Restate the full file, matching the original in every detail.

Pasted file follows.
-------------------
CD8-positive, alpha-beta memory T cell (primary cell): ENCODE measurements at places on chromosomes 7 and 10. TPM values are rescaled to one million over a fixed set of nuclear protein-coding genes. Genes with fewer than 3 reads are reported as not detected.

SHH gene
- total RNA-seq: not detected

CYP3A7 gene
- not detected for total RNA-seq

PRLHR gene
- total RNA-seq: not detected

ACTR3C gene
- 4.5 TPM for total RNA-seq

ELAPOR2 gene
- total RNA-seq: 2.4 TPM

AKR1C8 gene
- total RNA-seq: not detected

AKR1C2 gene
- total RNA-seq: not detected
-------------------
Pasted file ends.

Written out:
CD8-positive, alpha-beta memory T cell (primary cell): ENCODE measurements at places on chromosomes 7 and 10. TPM values are rescaled to one million over a fixed set of nuclear protein-coding genes. Genes with fewer than 3 reads are reported as not detected.

SHH gene
- total RNA-seq: not detected

CYP3A7 gene
- not detected for total RNA-seq

PRLHR gene
- total RNA-seq: not detected

ACTR3C gene
- 4.5 TPM for total RNA-seq

ELAPOR2 gene
- total RNA-seq: 2.4 TPM

AKR1C8 gene
- total RNA-seq: not detected

AKR1C2 gene
- total RNA-seq: not detected